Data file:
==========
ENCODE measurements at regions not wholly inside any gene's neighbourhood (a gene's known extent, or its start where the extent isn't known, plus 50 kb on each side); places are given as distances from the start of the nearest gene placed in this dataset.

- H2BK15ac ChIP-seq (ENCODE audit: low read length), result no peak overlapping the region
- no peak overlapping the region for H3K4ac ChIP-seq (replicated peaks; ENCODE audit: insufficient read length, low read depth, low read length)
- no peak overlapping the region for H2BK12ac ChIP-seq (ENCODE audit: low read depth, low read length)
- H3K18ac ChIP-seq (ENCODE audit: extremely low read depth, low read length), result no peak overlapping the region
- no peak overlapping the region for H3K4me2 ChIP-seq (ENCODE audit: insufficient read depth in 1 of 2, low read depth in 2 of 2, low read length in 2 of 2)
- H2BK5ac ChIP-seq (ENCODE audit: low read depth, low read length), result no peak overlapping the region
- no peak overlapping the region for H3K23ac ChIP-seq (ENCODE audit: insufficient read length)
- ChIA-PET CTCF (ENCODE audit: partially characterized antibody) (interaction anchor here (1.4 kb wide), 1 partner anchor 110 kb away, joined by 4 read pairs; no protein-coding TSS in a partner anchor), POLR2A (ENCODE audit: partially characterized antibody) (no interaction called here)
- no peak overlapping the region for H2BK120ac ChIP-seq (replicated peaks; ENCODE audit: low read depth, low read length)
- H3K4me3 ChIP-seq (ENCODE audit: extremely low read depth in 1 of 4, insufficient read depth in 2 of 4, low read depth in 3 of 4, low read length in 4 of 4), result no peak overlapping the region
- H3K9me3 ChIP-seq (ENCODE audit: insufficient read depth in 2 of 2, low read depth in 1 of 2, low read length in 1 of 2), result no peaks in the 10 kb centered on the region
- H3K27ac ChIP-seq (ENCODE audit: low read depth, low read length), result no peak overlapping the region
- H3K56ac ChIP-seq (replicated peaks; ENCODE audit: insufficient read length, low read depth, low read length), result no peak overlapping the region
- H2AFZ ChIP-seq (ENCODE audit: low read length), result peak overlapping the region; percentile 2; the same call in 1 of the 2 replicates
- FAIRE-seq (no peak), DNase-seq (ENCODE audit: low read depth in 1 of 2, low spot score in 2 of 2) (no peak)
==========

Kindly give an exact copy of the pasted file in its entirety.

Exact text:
ENCODE measurements at regions not wholly inside any gene's neighbourhood (a gene's known extent, or its start where the extent isn't known, plus 50 kb on each side); places are given as distances from the start of the nearest gene placed in this dataset.

- H2BK15ac ChIP-seq (ENCODE audit: low read length), result no peak overlapping the region
- no peak overlapping the region for H3K4ac ChIP-seq (replicated peaks; ENCODE audit: insufficient read length, low read depth, low read length)
- no peak overlapping the region for H2BK12ac ChIP-seq (ENCODE audit: low read depth, low read length)
- H3K18ac ChIP-seq (ENCODE audit: extremely low read depth, low read length), result no peak overlapping the region
- no peak overlapping the region for H3K4me2 ChIP-seq (ENCODE audit: insufficient read depth in 1 of 2, low read depth in 2 of 2, low read length in 2 of 2)
- H2BK5ac ChIP-seq (ENCODE audit: low read depth, low read length), result no peak overlapping the region
- no peak overlapping the region for H3K23ac ChIP-seq (ENCODE audit: insufficient read length)
- ChIA-PET CTCF (ENCODE audit: partially characterized antibody) (interaction anchor here (1.4 kb wide), 1 partner anchor 110 kb away, joined by 4 read pairs; no protein-coding TSS in a partner anchor), POLR2A (ENCODE audit: partially characterized antibody) (no interaction called here)
- no peak overlapping the region for H2BK120ac ChIP-seq (replicated peaks; ENCODE audit: low read depth, low read length)
- H3K4me3 ChIP-seq (ENCODE audit: extremely low read depth in 1 of 4, insufficient read depth in 2 of 4, low read depth in 3 of 4, low read length in 4 of 4), result no peak overlapping the region
- H3K9me3 ChIP-seq (ENCODE audit: insufficient read depth in 2 of 2, low read depth in 1 of 2, low read length in 1 of 2), result no peaks in the 10 kb centered on the region
- H3K27ac ChIP-seq (ENCODE audit: low read depth, low read length), result no peak overlapping the region
- H3K56ac ChIP-seq (replicated peaks; ENCODE audit: insufficient read length, low read depth, low read length), result no peak overlapping the region
- H2AFZ ChIP-seq (ENCODE audit: low read length), result peak overlapping the region; percentile 2; the same call in 1 of the 2 replicates
- FAIRE-seq (no peak), DNase-seq (ENCODE audit: low read depth in 1 of 2, low spot score in 2 of 2) (no peak)